Tuesday, March 28, 2023

Why New Zealand is ready to declare Canada over its dairy industry

When it comes to dairy products and free trade, Canada wants both sides. New Zealand’s dairy dispute with Canada reveals the ongoing tensions within Canada’s trade agenda.

On 12 May, New Zealand requested consultations with Canada on its administration of dairy tariff quotas, known as TRQs.

TKVs are the reserved amounts of a good that are free from existing tariffs. Canada maintains high tariffs on dairy products to isolate its industry from foreign competition – but TRQs have been exempted from it. These TRQs are divided into different categories, such as butter or milk powders.

Under the Comprehensive and Progressive Trans-Pacific Partnership (CPTPP), Canada allows other countries to sell their dairy products at low rates at a set amount. The challenge is how to administer these amounts or TRQs. New Zealand maintains that Canada’s administrative methods undermine its CPTPP obligations to free trade between signatories.

The problem for Canada is that New Zealand’s case is strong.

New Zealand’s case against Canada

New Zealand’s trade dispute claims that Canada’s TRQ administration is reducing its market value by understaffing its dairy TRQs. As a result, New Zealand does not get enough of its dairy products to Canada, and the products that Canada does import are of lower value. New Zealand attributes this to Canada’s exclusive “pool” of TRQs to processors.

Since 1995, Canada has administered its TRQs in pools separated by their location in supply chains. For example, 85 percent of Canada’s milk TRQs under the CPTPP are reserved for dairy processors who make products such as cream and dairy powders.

Canada’s TRQ administration is skewed, as the vast majority of dairy products are allocated to processors instead of retailers. This means that the countries that are part of the CPTPP cannot get their products directly on Canadian store shelves.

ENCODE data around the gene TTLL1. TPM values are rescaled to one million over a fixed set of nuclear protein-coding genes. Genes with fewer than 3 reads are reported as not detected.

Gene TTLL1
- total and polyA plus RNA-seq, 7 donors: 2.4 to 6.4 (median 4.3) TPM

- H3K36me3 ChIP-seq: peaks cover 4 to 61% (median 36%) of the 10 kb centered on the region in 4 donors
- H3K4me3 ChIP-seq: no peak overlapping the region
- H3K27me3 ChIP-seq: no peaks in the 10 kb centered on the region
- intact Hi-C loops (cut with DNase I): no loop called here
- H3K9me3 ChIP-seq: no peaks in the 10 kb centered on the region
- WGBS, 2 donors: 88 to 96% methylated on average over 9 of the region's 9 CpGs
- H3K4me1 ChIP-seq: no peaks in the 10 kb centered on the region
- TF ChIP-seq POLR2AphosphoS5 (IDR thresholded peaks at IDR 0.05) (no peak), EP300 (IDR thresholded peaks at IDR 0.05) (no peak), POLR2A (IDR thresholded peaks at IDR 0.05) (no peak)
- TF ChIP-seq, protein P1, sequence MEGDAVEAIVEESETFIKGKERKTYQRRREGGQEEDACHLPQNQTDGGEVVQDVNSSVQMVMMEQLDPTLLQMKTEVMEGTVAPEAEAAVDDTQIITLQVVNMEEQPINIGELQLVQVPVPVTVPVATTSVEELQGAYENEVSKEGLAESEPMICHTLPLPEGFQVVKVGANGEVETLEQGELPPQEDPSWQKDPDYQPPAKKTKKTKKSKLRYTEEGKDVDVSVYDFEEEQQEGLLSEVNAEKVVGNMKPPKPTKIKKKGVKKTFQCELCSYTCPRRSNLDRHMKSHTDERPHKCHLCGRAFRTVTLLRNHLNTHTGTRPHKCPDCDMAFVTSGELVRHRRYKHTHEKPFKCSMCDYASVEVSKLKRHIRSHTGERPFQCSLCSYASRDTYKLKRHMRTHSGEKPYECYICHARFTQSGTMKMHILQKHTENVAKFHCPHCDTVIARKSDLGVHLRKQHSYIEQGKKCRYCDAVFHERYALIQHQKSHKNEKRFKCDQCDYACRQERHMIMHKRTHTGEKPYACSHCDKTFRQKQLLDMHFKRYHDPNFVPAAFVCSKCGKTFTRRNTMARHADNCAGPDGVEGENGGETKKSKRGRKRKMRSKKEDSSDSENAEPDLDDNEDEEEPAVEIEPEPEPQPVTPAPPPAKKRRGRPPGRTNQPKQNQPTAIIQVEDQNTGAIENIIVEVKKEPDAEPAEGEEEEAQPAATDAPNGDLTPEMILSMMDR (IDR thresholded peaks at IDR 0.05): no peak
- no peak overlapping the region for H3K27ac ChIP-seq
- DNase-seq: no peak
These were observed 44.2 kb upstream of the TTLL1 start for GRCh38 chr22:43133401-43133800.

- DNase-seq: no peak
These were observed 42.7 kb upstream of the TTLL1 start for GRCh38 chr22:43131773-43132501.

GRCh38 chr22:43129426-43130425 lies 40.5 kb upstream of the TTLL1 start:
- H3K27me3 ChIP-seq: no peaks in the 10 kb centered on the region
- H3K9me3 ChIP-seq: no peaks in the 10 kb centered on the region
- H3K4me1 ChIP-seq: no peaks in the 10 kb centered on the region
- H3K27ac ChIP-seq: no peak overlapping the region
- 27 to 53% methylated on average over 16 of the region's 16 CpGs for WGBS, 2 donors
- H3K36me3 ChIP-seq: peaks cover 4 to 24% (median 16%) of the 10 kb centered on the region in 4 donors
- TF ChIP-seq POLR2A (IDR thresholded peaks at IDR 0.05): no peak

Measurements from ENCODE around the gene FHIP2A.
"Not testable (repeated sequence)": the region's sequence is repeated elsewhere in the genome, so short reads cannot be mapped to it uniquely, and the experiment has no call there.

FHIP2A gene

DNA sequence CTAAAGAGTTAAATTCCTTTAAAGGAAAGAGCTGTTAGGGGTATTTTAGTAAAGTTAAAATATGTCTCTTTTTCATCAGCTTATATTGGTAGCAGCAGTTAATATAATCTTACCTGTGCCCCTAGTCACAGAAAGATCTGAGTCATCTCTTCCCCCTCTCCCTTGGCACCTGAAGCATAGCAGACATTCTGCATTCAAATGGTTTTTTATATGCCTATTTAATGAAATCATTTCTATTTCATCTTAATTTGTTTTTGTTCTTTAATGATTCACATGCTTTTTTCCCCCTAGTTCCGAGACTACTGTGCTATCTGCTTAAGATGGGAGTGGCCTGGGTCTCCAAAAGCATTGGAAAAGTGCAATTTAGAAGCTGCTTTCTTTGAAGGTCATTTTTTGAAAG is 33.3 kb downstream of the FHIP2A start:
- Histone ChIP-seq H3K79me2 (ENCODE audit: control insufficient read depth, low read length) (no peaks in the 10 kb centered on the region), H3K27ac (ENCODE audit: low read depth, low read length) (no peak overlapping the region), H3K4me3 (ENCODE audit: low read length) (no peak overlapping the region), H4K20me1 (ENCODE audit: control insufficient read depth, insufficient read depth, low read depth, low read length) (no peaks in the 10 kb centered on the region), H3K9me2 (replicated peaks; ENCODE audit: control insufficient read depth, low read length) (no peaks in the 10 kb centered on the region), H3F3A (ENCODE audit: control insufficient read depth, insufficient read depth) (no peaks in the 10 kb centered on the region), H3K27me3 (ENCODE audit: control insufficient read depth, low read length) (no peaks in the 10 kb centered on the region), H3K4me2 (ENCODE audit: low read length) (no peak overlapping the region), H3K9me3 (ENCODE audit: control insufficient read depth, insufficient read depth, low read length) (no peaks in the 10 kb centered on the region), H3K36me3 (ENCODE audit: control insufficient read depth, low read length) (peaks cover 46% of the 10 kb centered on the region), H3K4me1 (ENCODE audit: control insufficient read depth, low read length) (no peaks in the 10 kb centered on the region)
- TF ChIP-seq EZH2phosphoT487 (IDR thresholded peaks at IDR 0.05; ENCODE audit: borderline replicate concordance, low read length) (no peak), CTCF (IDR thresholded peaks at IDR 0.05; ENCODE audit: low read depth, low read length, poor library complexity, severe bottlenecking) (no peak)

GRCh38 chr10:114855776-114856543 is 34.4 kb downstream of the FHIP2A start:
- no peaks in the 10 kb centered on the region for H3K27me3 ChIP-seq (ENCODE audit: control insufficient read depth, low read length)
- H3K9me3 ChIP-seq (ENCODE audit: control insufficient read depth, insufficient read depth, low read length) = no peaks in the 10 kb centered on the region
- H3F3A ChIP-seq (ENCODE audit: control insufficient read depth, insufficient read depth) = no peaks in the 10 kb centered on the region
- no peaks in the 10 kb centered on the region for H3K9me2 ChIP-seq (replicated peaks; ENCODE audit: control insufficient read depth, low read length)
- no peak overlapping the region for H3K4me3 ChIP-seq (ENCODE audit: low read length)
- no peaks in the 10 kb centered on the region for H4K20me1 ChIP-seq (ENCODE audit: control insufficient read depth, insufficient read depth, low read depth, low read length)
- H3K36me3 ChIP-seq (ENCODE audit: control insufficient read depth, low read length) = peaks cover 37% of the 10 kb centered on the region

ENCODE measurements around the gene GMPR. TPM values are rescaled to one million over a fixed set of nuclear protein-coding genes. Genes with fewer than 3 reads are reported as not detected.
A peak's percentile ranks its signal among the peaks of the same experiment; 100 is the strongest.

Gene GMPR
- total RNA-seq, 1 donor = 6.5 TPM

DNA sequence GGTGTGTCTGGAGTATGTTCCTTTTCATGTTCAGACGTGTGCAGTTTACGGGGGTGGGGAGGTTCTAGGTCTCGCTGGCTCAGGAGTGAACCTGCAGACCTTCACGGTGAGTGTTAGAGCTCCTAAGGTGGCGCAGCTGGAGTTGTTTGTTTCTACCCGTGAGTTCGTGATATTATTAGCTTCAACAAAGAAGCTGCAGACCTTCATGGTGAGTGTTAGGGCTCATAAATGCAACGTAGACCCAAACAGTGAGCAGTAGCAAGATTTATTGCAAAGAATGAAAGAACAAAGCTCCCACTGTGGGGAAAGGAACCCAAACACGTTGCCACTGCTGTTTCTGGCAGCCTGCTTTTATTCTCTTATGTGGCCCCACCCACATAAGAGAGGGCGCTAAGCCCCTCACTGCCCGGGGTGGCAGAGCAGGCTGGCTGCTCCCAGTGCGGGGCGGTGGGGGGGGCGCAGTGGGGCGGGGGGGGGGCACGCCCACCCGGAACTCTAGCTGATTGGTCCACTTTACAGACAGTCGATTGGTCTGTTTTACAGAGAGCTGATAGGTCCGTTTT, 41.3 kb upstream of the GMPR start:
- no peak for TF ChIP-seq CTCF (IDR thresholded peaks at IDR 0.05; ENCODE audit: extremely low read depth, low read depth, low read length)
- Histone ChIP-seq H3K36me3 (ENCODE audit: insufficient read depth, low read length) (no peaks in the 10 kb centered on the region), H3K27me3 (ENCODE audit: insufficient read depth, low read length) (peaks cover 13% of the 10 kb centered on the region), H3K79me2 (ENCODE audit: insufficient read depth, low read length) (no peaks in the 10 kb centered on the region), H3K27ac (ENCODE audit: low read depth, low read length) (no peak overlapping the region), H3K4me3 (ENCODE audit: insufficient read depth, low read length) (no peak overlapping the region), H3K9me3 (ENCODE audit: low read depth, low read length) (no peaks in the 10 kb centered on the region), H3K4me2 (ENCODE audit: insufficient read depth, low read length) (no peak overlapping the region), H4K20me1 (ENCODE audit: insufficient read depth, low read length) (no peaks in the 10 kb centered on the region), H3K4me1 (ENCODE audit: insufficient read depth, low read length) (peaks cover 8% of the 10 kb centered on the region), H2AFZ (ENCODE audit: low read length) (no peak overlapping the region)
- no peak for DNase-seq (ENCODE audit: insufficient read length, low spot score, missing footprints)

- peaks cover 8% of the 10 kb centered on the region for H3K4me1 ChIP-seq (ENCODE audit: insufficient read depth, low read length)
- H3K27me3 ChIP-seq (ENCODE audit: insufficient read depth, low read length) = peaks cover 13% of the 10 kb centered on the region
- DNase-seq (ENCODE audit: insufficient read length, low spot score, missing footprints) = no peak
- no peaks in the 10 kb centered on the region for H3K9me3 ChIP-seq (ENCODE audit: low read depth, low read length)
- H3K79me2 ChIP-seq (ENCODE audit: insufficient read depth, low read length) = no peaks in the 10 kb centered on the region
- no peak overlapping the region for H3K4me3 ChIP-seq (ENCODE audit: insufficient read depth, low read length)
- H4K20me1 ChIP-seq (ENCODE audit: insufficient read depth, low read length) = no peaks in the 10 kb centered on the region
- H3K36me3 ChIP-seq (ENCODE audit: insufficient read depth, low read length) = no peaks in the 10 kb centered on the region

Seal Blue And Red Cartons And Bags Of Milk On Grocery Store Shelves.
Canadian milk and dairy products next to a grocery store shelf in Aylmer, Que.
THE CANADIAN PRESS / Sean Kilpatrick

This is a big problem for a few reasons. First, Canada’s allocation of dairy TRQs makes it harder to maximize what the agreement allows for imports. In other words, it undermines efforts by countries like New Zealand to sell their products in Canada. Early signs seem to indicate that this is the case.

Second, processors are more likely to buy cheaper products than inputs for more expensive goods. For example, an ice cream sandwich is a product made with other – usually cheaper – dairy products. This could mean lost profits for New Zealand producers.

Fortunately for New Zealand’s case, the CPTPP is more thorough than other agreements. It specifies that TRQs “should not be more administratively cumbersome than absolutely necessary.” The agreement adds that countries cannot “allocate any portion of the quota to a producer group” or “restrict access to an allocation to processors.”

Canada previously lost